Rights for central administration workers: Light at the end of the tunnel?

DISCLAIMER: All opinions in this column reflect the views of the author(s), not of EURACTIV Media network.

CESI has called upon the Juncker Commission to put forward real proposals, and not delay like its predecessor did in 2012. [European Commission]

The European Commission should swiftly propose to transpose the recent social partner agreement on information and consultation for central administration employees into a Council Directive, writes Klaus Heeger.

Klaus Heeger is Secretary General of the European Confederation of Independent Trade Unions (CESI).

Just before the Christmas break, on 21 December, the component members of the EU’s sectoral social dialogue Committee on central government administrations, CESI and EPSU (for the employees) and the European Union Public Administration Employers (EUPAE; for the employers) signed a landmark social partner agreement on information and consultation rights for central administration employees. This brought months of controversial, sometimes tough, but in the end successful negotiations in the committee, to an end.

This was good news just before Christmas for millions of government employees: The social partner agreement is crucial, because central government administration workers have so far been explicitly excluded from the EU’s information and consultation legislative framework. It fills a legal vacuum.

As of now, a social partner agreement sets out a general framework of common minimum standards for information and consultation rights of central administration workers. More specifically, it stipulates: “Except when social partners, on the basis of national legislation, decide together the topics for consultation and information, consultation shall cover health and safety at work, working time and work life balance policy, and consequences on conditions of employment of decisions changing the organisation of structures and services or when there is a threat to employment.”

The agreement will bring about concrete improvements for many central administration workers. Its conclusion also shows that, against all criticism, social dialogue does work and that employees and employers can come to cordial terms among each other on many issues.

But two issues should not be forgotten about.

The first, on social dialogue and worker rights more generally, is that despite the importance of social partner autonomy and successful social dialogue in many topic areas (such as information and consultation of central administration employees), experience has shown that strong EU-wide applicable legislation initiated directly by Commission proposals is needed to change the course of action of employers in numerous cases.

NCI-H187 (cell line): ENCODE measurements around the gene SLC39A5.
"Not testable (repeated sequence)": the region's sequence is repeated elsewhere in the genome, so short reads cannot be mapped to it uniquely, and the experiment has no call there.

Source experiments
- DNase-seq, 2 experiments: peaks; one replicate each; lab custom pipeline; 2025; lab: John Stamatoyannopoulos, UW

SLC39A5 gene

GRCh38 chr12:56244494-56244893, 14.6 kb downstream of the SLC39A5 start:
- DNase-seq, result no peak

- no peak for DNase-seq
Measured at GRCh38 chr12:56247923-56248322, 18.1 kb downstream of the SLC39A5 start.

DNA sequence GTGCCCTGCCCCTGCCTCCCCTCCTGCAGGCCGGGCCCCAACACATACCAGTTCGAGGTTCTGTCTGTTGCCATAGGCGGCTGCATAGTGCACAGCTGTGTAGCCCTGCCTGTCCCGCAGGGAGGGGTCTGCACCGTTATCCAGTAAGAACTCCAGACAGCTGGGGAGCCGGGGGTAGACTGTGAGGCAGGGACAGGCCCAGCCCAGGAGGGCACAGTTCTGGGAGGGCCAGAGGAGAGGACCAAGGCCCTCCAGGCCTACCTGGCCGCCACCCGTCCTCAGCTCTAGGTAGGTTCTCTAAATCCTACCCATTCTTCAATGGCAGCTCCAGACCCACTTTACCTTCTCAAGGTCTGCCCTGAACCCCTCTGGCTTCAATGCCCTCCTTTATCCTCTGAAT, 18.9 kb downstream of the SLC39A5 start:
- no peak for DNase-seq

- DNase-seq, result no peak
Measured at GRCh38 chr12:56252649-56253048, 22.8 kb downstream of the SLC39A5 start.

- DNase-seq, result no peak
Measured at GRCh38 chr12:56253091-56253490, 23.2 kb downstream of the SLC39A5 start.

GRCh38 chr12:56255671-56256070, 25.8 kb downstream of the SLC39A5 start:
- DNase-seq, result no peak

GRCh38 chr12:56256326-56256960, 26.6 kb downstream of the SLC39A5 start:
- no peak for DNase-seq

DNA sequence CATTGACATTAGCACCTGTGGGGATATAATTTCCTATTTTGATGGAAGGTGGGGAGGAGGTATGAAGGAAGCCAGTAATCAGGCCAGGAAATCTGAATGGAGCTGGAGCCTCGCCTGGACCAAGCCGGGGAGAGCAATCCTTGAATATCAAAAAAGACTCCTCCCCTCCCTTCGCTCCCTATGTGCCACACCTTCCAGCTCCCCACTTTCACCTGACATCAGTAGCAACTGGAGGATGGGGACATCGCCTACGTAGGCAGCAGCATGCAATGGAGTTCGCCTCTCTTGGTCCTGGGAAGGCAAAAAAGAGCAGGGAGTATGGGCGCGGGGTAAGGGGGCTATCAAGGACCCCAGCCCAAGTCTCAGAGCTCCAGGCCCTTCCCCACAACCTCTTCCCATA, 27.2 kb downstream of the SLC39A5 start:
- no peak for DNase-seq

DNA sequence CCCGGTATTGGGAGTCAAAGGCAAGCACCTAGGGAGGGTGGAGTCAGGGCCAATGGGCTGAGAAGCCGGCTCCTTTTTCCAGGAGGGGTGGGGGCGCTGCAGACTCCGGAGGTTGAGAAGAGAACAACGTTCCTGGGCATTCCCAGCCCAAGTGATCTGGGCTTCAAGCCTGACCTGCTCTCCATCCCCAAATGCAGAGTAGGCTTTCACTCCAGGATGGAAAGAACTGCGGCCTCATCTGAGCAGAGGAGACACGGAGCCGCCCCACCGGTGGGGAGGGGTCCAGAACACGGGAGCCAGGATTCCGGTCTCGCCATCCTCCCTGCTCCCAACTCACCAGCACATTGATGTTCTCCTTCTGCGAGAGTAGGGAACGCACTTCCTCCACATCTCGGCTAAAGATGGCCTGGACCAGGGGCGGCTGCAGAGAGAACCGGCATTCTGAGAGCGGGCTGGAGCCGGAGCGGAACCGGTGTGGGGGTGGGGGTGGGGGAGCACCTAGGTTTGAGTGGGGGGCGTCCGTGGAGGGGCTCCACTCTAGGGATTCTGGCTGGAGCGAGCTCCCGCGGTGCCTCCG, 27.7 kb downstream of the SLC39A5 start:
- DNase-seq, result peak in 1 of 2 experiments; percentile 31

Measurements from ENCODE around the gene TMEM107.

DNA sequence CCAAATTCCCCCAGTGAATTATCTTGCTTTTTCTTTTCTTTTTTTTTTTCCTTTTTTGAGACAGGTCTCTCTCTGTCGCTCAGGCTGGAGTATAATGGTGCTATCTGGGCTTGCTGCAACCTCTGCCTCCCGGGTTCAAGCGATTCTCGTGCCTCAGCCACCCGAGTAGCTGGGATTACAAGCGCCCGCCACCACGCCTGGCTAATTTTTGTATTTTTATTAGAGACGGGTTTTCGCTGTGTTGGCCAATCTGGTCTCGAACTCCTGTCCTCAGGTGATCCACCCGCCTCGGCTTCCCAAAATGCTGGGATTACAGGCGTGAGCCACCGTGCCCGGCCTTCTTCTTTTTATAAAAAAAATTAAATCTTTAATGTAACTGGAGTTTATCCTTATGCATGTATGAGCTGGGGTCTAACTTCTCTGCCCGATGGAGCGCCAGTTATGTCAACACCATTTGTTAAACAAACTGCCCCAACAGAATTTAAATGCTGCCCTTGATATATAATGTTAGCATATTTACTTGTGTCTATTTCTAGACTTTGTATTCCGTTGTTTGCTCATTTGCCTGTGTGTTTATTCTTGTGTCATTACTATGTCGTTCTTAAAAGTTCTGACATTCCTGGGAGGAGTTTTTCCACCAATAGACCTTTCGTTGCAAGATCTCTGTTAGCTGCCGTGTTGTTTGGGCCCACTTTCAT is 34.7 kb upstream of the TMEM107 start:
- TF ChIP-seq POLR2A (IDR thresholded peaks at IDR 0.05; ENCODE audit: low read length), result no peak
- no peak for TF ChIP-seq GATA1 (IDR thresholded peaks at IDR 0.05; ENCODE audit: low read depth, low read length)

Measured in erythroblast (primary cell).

Social dialogue cannot achieve everything. All too often they block progress towards adequate worker protection. The recently withdrawn maternity leave file and the currently negotiated women-on-boards dossier are just two examples of cases in which the employers’ lobby induced the Council to water down (women on boards) or even block (maternity leave) legislative proposals for years.

Mr Juncker recently announced a whole new social pillar for the EU. If he wants Europe to become more social, if he wants all workers to be able to enjoy decent and non-discriminatory working conditions regardless of their type of contract, or the location of their place of work, then the Commission must quickly come up with proposals for binding legislation especially on substantive EU-wide standards on equal rights for posted workers and people employed in precarious conditions.

The second, on the CESI/EPSU-EUPAE agreement of December 21 specifically, is that social partner agreements are only operational in those countries represented by the signatory parties. This is also the case with the agreement on central administration workers of December 21. If it is to become binding in all EU Member States, articles 154 and 155 of the TFEU rule that the European Commission is to issue a legislative proposal for a Council directive.

Mr Juncker announced a ‘new start’ for social dialogue at the start of his mandate. If he wants to remain credible and honour the principle of social partner autonomy and initiative, he needs to welcome the initiative of the CESI/EPSU-EUPAE and swiftly issue a proposal to transpose the agreement 1:1 into a Council directive.

The infamous procrastination by the Commission with regards to proposing to transpose the 2012 social partner agreement on health and safety for hairdressers into a Council directive may not indicate the best prospects. Nevertheless, I remain hopeful that the Commission will see the benefits of giving all central administration workers in the entire EU adequate rights in matters of restructuring, work life balance, working time and occupational health and safety. 

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